木曜日, 7月 08, 2004

Shogi Trivia

      I'm reading a manga about shogi. As you probably know, shogi is the chess variant played in Japan. The manga, "Secrets of Shogi", (将棋の秘密), is full of surprising/possibly apocryphal bits of random information about this game. If you're interested, here is what I've learned so far.

      -The oldest extant shogi game pieces are from the 11th century, Heian period. They were excavated in 1993 from Kofukuji Temple in Nara. The game pieces had the same characteristic five-sided shape as they do now.

      -China, Korea and Japan are the only countries that use kanji characters on their game pieces. The Chinese game pieces are round, the Korean game pieces are 8-sided, and the Japanese shogi pieces are 5-sided with a pointed end facing up. Although shogi pieces resemble those other games in appearance because of the kanji, the rules of shogi are the closest to the Thai game of Makruk. The Chinese chess variant includes such landscape features as "castles" and a "river" (sections of the board with special movement rules).

      -The five-sided shape of shogi pieces apparently has some significance in Japan. The manga illustrates that it is the same basic shape as ema (prayer cards, often with pictures of Chinese zodiac animals on the front, found outside shrines), omamori (protective amulets you can buy at temples and shrines) wooden cards travelers used to carry called tefuda, and houses (think of the front of a simple house line drawing, with a sloping roof).

      -The biggest version of shogi (and the biggest playable chess variant in the world) is a 15 x 15 grid board with 130 total game pieces. This was not the biggest shogi set ever created, however. The book shows pictures of massive shogi sets, the purpose of which I can scarcely begin to imagine. The Dai Dai Shogi (Big Big Shogi) set is 17 x 17, with 192 pieces, while the Maka Dai Dai Shogi set is 19 x 19 with 192 pieces. The biggest is Tai Shogi (泰将棋), 25 x 25 spaces, 364 game pieces. The reason for this gratuitous upsizing is unclear.

      -Shogi is the only chess variant in the world that allows you to reuse the pieces you capture from your opponent. This is possible because the opposing sides are not identified by color, but only by the direction they are facing.

      -Professional shogi players are employed by a shogi association based either in eastern or western Japan, depending on where they live. In addition to a base salary, which comes from sponsorships by newspapers, TV networks, and other companies, they can win as much as ¥32,000,000 on a single game.

      -The lines on a shogi board are cut with a katana blade.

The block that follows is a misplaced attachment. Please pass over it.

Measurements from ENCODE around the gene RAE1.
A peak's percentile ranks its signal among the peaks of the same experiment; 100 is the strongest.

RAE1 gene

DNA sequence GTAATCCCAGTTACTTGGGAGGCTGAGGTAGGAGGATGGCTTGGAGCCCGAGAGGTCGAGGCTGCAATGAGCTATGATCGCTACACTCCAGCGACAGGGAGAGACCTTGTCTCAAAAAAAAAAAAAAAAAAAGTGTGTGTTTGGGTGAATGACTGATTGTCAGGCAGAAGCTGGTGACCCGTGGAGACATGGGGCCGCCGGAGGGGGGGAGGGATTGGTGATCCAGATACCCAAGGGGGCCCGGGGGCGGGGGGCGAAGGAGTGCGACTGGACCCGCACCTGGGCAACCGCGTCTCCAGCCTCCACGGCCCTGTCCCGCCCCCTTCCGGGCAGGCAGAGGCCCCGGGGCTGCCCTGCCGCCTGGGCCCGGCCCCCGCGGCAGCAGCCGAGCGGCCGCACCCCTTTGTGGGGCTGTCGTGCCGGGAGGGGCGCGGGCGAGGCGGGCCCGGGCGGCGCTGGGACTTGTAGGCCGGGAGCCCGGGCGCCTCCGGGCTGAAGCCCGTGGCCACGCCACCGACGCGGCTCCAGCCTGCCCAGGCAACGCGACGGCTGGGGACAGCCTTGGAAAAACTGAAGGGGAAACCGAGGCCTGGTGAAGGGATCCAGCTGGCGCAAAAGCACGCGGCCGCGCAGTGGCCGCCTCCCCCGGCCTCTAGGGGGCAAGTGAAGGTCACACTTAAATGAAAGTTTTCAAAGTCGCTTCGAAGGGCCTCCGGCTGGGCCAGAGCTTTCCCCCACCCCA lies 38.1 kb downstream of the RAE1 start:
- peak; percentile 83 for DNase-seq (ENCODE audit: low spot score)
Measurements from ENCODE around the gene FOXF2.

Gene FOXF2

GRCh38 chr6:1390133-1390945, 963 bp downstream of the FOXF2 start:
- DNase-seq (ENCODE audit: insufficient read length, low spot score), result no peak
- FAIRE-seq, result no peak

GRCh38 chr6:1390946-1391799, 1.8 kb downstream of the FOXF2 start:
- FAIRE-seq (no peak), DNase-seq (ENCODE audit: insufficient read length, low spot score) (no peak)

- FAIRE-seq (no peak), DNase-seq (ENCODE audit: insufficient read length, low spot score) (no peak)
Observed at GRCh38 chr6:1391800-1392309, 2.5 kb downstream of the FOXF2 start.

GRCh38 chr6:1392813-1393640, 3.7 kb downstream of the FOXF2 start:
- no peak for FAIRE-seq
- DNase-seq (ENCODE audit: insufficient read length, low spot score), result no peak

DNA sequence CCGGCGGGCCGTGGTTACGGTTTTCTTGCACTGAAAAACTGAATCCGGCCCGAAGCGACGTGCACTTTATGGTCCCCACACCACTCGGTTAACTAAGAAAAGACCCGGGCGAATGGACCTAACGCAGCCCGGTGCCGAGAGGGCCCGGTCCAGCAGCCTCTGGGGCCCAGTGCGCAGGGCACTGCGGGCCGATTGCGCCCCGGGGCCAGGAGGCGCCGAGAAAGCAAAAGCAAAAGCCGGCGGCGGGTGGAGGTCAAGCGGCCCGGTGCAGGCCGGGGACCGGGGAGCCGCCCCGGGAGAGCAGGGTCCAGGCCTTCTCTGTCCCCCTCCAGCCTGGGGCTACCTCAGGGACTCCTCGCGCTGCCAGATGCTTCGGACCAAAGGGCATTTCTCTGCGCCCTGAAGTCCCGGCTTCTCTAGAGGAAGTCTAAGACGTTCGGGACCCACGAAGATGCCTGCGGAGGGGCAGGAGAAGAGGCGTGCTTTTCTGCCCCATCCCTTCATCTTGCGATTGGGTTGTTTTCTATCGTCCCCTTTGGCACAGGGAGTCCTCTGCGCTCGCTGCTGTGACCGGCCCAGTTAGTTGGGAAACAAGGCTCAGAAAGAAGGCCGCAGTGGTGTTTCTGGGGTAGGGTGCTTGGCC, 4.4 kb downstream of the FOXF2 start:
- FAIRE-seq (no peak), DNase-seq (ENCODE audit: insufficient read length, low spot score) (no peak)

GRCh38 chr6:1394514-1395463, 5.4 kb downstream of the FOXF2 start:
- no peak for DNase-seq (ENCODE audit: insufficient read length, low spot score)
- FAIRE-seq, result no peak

-The feet of a traditional shogi board are shaped like the flower called kuchinashi. This is a pun, because kuchinashi also means "no mouth". The "no mouth" is a reminder that people watching the game better keep their mouths shut. Naturally, shogi players hate it when you interfere and give advice while other people are playing.

      -Most shogi boards that I've seen here in Japan are not the flat table-top kind we're used to using for board games in other countries. Instead, the game board itself forms a wooden cube-shaped table that is the right height to play on if you're sitting on the floor. If you're playing with this kind of board, turn it over and see if there's a square pointy-tipped thing poking out of the middle of the underside of the board. This is called the board's "heso," or navel. One theory is that the heso improves the acoustics of the board--when you put a piece down, it should make a satisfying clacking sound against the wooden surface. But the manga says that this is related to the "kuchinashi" concept. It suggests that the heso exists so that you can tell people who interfere in your game, "Shut up or I will impale your severed head on the underside of the board."

      -There is a live-action shogi game in Tendou city, Yamagata-ken, every year in April. People dressed in costumes play as the shogi pieces. You might remember that Harry Potter & friends did something like this with chess at the end of the first book/movie, and so did Alice in Through the Looking Glass.

      -The game pieces are specially angled so that if you put all twenty of your pieces together with the sides touching, they will form a perfect circle.

      -One obsolete shogi piece is called the "drunken elephant" (酔象). It represented the heir to the throne (why not?). With this piece, you could continue playing even if your king is killed. The drunken elephant piece was abandoned in the modern game because it led to some pretty long drawn-out games, as you can imagine, and too many ties. It was only after this piece fell into disuse that the practice of reusing your opponent's captured pieces developed.

Source: 将棋のひみつ   学研まんが新ひみつシリーズ
Published:2003年6月18日 学習研究社
監修: 安恵照剛
構成: 湯川博士
漫画: 加賀さやか